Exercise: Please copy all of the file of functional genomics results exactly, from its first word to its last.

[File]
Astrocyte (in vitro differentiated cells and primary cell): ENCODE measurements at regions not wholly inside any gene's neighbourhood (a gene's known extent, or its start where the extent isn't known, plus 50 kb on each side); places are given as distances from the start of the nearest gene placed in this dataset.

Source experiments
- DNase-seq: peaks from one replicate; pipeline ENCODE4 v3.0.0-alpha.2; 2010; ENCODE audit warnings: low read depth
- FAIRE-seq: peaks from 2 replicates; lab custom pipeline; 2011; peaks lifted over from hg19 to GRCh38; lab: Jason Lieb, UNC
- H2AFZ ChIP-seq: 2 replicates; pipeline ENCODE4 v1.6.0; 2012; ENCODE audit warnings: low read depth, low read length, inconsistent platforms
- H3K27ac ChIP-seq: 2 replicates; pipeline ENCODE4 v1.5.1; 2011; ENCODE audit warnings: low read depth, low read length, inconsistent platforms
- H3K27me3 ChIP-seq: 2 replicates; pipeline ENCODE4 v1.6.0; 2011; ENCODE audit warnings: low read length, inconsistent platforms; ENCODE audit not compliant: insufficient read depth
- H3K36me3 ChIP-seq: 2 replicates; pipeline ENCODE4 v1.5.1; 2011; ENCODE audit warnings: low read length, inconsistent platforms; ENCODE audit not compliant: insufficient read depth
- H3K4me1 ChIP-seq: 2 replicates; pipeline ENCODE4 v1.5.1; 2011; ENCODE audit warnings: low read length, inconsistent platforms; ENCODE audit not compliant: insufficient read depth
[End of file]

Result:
Astrocyte (in vitro differentiated cells and primary cell): ENCODE measurements at regions not wholly inside any gene's neighbourhood (a gene's known extent, or its start where the extent isn't known, plus 50 kb on each side); places are given as distances from the start of the nearest gene placed in this dataset.

Source experiments
- DNase-seq: peaks from one replicate; pipeline ENCODE4 v3.0.0-alpha.2; 2010; ENCODE audit warnings: low read depth
- FAIRE-seq: peaks from 2 replicates; lab custom pipeline; 2011; peaks lifted over from hg19 to GRCh38; lab: Jason Lieb, UNC
- H2AFZ ChIP-seq: 2 replicates; pipeline ENCODE4 v1.6.0; 2012; ENCODE audit warnings: low read depth, low read length, inconsistent platforms
- H3K27ac ChIP-seq: 2 replicates; pipeline ENCODE4 v1.5.1; 2011; ENCODE audit warnings: low read depth, low read length, inconsistent platforms
- H3K27me3 ChIP-seq: 2 replicates; pipeline ENCODE4 v1.6.0; 2011; ENCODE audit warnings: low read length, inconsistent platforms; ENCODE audit not compliant: insufficient read depth
- H3K36me3 ChIP-seq: 2 replicates; pipeline ENCODE4 v1.5.1; 2011; ENCODE audit warnings: low read length, inconsistent platforms; ENCODE audit not compliant: insufficient read depth
- H3K4me1 ChIP-seq: 2 replicates; pipeline ENCODE4 v1.5.1; 2011; ENCODE audit warnings: low read length, inconsistent platforms; ENCODE audit not compliant: insufficient read depth